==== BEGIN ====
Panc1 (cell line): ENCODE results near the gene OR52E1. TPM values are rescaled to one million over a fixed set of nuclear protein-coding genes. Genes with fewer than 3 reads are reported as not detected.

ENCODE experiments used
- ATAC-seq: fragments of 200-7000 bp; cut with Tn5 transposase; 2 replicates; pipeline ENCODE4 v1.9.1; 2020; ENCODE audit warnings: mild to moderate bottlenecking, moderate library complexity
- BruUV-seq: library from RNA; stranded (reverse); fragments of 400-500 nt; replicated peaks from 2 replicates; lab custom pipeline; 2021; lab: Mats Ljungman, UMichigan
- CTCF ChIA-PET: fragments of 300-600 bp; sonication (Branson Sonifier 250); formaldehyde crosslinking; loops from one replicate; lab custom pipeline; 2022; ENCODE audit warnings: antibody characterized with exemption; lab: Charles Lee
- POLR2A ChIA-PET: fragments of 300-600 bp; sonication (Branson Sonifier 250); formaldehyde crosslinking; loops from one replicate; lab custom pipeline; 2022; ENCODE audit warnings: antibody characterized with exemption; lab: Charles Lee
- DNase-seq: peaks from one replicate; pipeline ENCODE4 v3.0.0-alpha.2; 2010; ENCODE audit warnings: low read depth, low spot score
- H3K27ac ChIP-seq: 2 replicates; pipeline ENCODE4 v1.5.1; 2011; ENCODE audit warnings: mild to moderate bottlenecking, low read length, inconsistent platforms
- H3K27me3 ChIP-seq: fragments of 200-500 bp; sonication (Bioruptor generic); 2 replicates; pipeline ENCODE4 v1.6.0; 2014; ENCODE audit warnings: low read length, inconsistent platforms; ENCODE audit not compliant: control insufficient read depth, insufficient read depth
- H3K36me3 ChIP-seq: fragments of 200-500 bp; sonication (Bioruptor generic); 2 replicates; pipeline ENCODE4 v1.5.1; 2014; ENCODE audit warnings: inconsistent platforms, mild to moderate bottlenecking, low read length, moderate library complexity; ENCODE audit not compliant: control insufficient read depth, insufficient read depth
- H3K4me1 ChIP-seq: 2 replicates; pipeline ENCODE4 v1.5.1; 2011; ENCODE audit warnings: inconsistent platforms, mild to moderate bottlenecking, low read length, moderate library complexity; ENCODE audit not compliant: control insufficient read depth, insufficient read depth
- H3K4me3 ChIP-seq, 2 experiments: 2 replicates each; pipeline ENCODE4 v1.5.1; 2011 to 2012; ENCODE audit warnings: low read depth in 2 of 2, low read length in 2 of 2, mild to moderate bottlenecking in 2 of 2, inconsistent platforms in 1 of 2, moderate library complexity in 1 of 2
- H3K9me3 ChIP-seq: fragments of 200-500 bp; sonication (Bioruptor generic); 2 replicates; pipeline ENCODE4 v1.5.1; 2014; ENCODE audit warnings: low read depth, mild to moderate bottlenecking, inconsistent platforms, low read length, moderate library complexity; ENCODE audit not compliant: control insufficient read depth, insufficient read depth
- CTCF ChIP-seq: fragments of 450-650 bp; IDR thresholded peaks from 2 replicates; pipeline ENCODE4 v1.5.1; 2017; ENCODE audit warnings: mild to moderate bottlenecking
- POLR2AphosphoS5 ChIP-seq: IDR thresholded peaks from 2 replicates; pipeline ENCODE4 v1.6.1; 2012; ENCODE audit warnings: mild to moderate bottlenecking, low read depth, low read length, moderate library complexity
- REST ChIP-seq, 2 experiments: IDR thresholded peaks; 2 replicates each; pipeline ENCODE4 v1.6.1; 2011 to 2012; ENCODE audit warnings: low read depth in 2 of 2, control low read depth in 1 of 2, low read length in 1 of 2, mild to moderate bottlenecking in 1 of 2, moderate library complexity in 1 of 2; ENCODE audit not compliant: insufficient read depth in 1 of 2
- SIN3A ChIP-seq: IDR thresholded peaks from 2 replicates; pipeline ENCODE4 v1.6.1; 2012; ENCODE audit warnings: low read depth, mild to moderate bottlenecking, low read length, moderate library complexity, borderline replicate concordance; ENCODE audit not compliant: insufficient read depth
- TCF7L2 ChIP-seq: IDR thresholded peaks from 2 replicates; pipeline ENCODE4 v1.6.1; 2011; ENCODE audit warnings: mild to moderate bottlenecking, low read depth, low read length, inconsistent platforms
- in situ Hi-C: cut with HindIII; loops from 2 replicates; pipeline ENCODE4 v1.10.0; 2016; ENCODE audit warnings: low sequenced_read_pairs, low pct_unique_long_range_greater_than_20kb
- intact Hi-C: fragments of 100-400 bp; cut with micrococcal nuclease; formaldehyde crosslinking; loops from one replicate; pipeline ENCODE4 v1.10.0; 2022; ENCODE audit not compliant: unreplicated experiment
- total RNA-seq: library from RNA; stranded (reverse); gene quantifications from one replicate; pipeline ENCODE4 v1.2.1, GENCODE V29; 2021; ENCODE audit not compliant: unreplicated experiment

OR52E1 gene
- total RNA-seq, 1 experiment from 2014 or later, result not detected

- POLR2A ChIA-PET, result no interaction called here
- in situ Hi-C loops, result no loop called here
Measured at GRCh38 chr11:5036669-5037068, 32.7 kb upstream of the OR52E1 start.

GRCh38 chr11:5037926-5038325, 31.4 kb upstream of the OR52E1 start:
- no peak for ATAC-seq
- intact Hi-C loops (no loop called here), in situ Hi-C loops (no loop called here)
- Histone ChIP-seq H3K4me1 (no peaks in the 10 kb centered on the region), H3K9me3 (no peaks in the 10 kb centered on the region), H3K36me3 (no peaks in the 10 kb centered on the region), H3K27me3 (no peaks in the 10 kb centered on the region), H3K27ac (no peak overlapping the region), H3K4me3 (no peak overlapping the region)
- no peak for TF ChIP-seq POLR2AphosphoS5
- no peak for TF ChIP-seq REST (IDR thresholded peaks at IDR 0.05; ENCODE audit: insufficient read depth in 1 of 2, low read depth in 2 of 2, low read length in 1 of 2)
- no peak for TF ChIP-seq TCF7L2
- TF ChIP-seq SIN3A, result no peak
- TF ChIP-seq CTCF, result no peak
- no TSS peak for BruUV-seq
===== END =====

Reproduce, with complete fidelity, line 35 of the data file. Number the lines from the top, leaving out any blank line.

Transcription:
- TF ChIP-seq CTCF, result no peak